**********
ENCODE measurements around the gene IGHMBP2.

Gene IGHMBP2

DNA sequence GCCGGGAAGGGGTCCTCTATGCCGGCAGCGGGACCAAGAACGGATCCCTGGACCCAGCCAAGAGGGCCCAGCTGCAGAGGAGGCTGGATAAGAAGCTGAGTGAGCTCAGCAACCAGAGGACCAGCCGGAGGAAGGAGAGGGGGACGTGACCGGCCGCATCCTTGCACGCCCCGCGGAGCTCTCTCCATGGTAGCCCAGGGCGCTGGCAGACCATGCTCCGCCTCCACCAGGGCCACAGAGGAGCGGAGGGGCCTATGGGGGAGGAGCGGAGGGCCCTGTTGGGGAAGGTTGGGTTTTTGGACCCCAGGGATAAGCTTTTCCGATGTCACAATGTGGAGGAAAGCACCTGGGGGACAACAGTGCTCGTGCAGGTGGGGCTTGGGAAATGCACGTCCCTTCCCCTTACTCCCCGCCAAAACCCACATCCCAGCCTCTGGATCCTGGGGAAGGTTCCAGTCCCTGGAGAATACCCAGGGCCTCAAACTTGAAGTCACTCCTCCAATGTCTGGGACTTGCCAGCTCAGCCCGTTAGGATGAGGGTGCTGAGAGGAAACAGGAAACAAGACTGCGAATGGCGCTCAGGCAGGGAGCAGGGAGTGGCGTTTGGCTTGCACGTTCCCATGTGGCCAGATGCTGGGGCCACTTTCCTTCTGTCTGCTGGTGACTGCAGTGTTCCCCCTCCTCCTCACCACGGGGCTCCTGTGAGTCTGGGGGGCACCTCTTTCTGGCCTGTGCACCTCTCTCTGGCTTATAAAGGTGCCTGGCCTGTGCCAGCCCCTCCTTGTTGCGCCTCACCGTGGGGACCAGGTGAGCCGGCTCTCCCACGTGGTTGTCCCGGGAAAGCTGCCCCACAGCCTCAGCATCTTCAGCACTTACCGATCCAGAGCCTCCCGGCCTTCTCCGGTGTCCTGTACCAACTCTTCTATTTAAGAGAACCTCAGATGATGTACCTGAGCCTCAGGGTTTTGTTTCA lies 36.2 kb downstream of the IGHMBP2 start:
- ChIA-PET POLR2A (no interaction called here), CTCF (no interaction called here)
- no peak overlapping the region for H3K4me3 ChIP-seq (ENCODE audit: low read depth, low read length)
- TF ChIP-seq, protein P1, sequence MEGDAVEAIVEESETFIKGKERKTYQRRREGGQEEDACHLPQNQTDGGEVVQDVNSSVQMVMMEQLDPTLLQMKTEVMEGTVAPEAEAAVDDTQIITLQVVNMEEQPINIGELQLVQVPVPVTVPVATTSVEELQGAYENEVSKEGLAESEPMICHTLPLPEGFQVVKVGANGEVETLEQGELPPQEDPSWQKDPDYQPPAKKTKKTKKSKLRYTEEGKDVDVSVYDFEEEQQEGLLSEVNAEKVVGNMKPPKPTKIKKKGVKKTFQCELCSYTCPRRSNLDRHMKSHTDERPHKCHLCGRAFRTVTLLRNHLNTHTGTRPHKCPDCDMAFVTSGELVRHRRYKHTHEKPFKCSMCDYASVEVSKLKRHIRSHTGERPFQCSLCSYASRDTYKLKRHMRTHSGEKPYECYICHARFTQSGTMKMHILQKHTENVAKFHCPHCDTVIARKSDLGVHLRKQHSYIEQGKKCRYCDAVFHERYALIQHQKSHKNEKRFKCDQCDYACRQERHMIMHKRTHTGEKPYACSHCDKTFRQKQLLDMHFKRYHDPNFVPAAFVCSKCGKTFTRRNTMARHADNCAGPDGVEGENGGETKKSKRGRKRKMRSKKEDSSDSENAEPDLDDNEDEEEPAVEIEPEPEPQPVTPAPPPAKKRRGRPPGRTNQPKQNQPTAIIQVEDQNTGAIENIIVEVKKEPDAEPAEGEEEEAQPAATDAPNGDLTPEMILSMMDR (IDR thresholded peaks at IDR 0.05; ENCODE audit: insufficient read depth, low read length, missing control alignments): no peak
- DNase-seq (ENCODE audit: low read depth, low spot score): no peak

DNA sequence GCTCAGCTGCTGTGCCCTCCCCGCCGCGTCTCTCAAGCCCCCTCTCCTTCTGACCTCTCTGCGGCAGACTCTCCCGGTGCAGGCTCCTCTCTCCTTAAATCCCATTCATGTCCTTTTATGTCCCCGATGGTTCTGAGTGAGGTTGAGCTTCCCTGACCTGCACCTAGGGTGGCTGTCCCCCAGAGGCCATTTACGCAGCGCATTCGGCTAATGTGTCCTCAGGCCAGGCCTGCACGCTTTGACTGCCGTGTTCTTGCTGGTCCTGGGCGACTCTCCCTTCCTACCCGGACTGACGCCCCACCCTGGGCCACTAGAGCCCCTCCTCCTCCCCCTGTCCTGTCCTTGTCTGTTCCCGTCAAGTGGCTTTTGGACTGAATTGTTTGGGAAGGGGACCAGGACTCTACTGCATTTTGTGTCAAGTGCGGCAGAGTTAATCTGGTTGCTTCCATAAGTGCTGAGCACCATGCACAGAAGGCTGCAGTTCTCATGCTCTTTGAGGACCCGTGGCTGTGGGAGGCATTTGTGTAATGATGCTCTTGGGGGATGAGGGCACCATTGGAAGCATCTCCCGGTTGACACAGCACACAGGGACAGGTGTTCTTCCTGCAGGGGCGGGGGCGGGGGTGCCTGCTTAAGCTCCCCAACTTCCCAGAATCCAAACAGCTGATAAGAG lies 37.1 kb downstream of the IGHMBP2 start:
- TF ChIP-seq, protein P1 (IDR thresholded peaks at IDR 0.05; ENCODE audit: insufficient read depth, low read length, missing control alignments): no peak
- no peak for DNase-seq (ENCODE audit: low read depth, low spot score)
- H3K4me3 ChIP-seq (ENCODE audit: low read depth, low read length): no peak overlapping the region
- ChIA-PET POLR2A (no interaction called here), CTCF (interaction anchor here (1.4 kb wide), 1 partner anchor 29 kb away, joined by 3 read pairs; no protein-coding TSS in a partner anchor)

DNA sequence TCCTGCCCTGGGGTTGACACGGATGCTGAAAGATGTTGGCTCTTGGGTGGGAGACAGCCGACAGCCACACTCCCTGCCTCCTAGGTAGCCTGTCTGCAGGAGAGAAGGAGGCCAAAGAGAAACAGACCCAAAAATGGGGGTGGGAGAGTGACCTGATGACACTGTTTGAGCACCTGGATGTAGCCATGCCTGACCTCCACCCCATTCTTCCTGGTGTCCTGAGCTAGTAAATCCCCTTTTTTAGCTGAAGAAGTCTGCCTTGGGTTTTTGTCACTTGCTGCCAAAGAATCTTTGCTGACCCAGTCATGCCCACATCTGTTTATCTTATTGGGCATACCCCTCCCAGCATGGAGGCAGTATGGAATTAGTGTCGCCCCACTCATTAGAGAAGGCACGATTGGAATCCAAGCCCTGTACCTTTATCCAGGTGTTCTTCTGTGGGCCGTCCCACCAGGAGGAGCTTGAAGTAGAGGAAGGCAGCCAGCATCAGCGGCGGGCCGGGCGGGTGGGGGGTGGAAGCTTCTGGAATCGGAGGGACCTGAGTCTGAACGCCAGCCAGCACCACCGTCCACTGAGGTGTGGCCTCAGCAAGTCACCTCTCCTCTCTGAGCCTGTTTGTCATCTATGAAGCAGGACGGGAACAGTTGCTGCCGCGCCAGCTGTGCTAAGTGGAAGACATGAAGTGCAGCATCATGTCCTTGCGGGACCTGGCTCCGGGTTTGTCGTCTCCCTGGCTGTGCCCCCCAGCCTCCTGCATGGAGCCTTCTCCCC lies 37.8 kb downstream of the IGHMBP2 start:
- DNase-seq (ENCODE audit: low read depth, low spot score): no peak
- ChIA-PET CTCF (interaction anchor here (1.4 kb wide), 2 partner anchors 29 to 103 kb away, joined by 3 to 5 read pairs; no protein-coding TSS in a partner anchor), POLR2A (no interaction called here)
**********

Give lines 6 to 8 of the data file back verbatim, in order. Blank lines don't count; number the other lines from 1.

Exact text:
- TF ChIP-seq, protein P1, sequence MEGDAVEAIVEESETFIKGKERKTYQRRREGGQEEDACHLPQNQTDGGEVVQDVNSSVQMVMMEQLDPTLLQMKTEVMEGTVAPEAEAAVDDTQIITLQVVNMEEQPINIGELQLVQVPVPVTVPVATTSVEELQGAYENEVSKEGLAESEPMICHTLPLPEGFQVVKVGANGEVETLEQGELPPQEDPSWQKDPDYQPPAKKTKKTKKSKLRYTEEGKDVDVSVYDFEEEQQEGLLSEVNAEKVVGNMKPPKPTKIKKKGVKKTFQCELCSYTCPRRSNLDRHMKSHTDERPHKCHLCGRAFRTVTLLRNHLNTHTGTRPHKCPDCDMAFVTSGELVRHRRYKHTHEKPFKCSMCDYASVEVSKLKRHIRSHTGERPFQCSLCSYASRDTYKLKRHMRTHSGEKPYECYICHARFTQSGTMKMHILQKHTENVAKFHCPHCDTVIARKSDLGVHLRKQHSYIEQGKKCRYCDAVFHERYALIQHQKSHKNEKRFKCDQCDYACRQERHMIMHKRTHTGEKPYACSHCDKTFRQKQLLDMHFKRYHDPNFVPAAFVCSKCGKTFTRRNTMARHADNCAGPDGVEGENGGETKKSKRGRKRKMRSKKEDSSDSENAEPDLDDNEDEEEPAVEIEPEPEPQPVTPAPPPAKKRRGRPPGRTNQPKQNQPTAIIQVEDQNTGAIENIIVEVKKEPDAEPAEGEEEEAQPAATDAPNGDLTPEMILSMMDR (IDR thresholded peaks at IDR 0.05; ENCODE audit: insufficient read depth, low read length, missing control alignments): no peak
- DNase-seq (ENCODE audit: low read depth, low spot score): no peak

DNA sequence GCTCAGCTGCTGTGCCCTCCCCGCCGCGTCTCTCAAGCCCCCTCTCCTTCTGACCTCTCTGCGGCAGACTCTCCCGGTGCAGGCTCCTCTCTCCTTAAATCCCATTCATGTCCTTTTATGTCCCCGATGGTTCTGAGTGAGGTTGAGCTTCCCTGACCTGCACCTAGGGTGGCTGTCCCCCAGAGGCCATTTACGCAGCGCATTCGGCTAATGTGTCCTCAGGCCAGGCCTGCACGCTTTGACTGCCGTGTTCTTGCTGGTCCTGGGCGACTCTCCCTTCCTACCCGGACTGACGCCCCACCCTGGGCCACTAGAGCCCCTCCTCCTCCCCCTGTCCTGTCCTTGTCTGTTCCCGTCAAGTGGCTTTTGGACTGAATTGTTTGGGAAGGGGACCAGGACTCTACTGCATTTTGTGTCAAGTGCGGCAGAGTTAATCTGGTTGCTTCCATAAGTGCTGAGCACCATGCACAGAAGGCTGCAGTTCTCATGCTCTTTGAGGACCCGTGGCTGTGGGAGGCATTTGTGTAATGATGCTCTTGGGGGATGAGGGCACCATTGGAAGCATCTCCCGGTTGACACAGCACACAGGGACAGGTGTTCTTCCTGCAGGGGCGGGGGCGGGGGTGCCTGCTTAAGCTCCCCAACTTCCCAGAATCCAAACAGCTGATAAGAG lies 37.1 kb downstream of the IGHMBP2 start: